Wharton professor Jeremy Siegel is one of the best stock watchers alive. He says the S&P 500 is already pricing in a recession and bear market
Is a recession already priced into equity markets?
The world-renowned economist Jeremy Siegel says it sure looks like stocks have discounted at least a “mild recession” amid this year’s downturn.
On Monday, the S&P 500 officially entered bear market territory, dropping more than 3% to a level more than 20% off its January peak. And as recession predictions continue to flood in from both Wall Street and Main Street, some sectors of the market have fared even worse.
The tech-heavy Nasdaq is now down over 31% since the start of the year, as even the most reliable tech stalwarts have seen dramatic cuts to their share prices.
Siegel, a professor of finance at the prestigious Wharton School of the University of Pennsylvania since 1976, told CNBC on Friday that the drop has put some stock valuations into a compelling range for investors.
“I actually think the market is already discounting a recession in 2023,” he said. “It’s being priced at that level today.”
Siegel noted that the S&P 500 is now trading at roughly 17 times forward earnings, and if you exclude tech stocks, the figure is even more impressive at just 13 times earnings.
“You rarely see it that low,” Siegel said.
For comparison, over the past five years, the S&P 500’s forward price-to-earnings ratio averaged roughly 18.6, but looking back over a 10-year period, stocks are trading roughly in line with the norm of 16.9.
Siegel was asked whether he thought it was fair to say that a recession has been priced in given that the S&P 500 has seen an average contraction of 31% in each recession since World War II.
“I think we’re pricing in a mild recession,” he responded. “I’m not saying how severe the recession actually will be.”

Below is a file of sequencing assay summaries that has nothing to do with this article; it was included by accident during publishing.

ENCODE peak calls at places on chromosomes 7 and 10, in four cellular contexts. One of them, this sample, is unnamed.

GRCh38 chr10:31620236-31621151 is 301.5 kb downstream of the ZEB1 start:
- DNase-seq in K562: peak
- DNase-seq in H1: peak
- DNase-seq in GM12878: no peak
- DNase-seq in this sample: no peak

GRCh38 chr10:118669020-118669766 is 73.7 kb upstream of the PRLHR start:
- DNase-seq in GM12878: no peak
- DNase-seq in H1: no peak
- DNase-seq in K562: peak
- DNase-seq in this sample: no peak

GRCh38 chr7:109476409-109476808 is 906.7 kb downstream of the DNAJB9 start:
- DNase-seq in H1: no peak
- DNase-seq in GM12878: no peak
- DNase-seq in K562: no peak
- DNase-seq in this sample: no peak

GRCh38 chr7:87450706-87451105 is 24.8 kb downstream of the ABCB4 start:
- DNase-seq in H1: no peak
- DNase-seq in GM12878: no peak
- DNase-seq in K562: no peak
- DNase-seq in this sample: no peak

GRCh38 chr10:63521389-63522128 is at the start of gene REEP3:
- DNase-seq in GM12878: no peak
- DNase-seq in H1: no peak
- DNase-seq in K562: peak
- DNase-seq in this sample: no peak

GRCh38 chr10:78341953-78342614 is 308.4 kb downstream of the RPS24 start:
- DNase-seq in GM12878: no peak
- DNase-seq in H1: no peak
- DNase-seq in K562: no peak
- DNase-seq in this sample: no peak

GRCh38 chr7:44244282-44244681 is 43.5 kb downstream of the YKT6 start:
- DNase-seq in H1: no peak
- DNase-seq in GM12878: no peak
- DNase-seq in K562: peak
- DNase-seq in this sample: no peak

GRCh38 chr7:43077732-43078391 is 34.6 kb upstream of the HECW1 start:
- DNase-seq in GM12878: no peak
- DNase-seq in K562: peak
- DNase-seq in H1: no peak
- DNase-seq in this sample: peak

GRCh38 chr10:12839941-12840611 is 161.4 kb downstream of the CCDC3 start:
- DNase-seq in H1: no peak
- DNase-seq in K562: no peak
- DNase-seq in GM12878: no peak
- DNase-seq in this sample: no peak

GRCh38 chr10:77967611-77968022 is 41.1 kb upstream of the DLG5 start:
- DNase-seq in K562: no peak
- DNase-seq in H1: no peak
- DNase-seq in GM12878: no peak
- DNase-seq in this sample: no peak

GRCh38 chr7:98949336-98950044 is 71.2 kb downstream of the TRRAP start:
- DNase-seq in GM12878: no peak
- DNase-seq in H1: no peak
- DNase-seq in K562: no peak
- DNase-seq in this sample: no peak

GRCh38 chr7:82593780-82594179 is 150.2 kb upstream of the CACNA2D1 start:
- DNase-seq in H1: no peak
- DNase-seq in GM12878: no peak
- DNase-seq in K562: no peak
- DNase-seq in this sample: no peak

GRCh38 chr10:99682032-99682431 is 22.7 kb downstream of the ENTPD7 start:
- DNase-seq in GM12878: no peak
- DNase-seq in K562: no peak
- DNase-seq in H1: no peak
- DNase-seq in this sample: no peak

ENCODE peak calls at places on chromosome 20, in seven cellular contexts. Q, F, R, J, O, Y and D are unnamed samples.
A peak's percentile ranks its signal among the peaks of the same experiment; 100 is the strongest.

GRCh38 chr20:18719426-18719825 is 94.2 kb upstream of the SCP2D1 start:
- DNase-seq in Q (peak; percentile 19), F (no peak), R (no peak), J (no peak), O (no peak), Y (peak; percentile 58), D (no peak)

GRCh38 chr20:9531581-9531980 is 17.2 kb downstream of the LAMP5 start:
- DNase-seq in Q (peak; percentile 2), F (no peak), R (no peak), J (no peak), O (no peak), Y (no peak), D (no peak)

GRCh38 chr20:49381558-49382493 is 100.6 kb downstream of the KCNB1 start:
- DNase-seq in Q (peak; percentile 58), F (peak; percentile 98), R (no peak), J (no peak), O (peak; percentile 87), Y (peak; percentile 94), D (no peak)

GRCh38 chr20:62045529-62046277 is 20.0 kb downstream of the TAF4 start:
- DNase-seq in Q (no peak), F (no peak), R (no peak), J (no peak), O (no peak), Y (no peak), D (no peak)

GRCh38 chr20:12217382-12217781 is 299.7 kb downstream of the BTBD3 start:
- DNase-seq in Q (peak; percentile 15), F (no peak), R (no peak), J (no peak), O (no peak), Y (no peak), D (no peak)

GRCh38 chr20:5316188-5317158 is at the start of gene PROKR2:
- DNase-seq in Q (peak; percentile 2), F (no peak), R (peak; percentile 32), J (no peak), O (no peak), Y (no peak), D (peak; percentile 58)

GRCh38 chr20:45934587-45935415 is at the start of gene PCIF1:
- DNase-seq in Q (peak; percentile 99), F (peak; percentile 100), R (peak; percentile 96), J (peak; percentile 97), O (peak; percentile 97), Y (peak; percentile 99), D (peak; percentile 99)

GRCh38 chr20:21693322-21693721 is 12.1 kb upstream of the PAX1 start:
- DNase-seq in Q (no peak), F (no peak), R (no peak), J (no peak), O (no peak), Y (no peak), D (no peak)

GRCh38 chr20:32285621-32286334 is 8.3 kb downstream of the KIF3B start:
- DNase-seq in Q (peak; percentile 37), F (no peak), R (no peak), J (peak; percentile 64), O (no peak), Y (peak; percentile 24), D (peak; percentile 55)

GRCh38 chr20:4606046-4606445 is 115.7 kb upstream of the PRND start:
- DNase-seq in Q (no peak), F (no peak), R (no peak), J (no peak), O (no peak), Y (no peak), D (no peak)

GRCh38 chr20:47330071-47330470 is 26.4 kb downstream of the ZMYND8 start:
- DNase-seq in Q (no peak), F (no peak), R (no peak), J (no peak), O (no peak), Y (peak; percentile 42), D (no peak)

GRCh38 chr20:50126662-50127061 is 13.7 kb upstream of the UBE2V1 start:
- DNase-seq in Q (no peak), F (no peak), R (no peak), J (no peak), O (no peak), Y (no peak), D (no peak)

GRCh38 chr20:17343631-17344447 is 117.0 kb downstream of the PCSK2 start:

Siegel went on to explain that despite the recent increase in interest rates in many countries, the global economy remains in a much lower interest rate environment than was seen in the past, and typically, lower interest rates favor higher valuations. So, even though the market’s current price-to-earnings ratio is near historic norms, it’s evidence that investors are predicting a recession.
Siegel also questioned if the Fed’s rate hikes are enough to persuade investors to forgo stocks in favor of fixed-income investments in bonds or Treasuries.
“Even if the Fed’s interest rate is at 3% or 3.5%, is that real competition for the real asset that is stocks?” he said.
The professor argued that some dividend-producing stocks may begin to look attractive to investors as valuations fall and investment options remain limited.
“History shows that dividends move with inflation, so you’re still getting a real return,” he said.
Goldman Sachs analysts, led by David J. Kostin, also argued that dividend stocks may present value moving forward in a Monday note to clients.
“Dividend stocks look particularly attractively valued, in our view,” the analysts wrote. “Dividend stocks typically outperform in environments of elevated inflation. In addition, dividends currently benefit from the buffer of strong corporate balance sheets.”